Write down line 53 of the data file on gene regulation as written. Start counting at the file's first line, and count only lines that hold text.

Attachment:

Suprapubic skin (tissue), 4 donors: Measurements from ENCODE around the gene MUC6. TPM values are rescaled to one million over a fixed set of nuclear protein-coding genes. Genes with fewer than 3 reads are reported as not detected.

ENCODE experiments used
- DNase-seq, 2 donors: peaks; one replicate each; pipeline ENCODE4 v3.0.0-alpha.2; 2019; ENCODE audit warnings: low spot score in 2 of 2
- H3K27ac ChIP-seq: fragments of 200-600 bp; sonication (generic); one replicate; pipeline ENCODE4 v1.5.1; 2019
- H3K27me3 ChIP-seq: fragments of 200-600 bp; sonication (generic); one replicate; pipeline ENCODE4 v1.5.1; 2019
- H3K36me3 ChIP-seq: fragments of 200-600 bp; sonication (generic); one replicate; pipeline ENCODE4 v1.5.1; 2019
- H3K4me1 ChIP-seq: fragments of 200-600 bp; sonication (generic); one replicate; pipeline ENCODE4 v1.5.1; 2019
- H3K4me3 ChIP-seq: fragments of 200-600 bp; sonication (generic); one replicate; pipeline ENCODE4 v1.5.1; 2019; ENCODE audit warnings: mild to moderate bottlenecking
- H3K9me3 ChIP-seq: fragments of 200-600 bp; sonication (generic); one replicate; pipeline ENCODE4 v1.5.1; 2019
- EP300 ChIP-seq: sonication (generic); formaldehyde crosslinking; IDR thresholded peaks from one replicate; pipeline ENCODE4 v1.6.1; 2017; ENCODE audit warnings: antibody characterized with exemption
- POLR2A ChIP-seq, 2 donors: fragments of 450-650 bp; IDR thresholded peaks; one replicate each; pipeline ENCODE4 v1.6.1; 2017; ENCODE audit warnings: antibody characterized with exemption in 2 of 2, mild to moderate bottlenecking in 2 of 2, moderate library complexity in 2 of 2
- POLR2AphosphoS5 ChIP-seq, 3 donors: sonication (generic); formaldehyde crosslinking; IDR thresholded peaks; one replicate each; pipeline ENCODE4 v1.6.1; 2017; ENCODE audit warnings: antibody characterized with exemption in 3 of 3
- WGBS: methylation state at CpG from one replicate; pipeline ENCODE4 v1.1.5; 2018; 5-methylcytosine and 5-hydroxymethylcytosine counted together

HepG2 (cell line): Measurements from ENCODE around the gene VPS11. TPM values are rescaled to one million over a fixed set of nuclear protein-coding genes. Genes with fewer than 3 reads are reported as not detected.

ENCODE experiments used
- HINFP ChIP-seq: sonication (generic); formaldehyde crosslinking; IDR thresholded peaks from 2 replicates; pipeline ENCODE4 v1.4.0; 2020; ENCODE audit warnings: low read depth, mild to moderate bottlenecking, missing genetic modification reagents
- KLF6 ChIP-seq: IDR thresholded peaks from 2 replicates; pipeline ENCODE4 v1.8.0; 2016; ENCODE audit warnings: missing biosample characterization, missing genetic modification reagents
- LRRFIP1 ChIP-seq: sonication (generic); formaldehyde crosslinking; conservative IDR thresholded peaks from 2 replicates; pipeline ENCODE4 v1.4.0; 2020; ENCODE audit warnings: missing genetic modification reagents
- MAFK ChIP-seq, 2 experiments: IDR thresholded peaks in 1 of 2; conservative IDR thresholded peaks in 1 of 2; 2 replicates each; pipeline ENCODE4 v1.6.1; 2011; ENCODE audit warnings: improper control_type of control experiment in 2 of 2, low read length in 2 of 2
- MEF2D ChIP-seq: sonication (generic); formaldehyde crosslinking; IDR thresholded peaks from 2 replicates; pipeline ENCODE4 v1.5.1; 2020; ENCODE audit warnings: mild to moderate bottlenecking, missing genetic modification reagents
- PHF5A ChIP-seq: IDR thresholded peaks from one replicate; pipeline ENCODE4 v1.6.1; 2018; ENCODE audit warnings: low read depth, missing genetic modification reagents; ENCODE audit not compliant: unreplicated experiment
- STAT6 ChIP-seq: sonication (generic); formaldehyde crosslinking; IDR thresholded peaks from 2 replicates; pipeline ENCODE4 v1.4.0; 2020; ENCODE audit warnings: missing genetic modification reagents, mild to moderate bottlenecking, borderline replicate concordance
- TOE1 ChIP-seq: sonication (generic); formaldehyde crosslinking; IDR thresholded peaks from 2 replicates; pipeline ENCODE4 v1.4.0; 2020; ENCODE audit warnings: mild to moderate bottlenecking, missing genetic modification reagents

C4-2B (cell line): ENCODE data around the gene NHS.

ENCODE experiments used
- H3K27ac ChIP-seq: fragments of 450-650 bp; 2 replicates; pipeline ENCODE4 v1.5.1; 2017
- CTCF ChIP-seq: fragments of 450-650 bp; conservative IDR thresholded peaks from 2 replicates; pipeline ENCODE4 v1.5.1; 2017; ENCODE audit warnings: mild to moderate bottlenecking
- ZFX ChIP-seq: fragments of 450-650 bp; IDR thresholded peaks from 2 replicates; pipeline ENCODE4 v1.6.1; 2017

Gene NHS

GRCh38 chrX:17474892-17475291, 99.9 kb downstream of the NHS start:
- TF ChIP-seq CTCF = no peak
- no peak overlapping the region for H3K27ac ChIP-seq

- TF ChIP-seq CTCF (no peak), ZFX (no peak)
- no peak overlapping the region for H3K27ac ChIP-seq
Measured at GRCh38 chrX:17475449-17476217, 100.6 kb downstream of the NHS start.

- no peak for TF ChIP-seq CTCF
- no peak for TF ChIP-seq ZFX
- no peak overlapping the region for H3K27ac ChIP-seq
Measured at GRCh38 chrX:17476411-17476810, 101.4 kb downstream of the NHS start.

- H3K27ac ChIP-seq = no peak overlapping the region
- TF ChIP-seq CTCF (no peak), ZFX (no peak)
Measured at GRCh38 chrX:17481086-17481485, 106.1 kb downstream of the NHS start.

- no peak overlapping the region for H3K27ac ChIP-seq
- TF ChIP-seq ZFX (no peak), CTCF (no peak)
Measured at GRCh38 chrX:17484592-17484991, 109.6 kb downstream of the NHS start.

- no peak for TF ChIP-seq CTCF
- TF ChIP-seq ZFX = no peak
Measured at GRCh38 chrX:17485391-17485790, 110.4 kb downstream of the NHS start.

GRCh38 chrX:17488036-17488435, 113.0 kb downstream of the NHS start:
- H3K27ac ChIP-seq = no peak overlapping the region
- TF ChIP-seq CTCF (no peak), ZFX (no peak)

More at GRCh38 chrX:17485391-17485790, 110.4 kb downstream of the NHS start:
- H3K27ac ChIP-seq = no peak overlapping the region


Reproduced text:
- H3K27ac ChIP-seq = no peak overlapping the region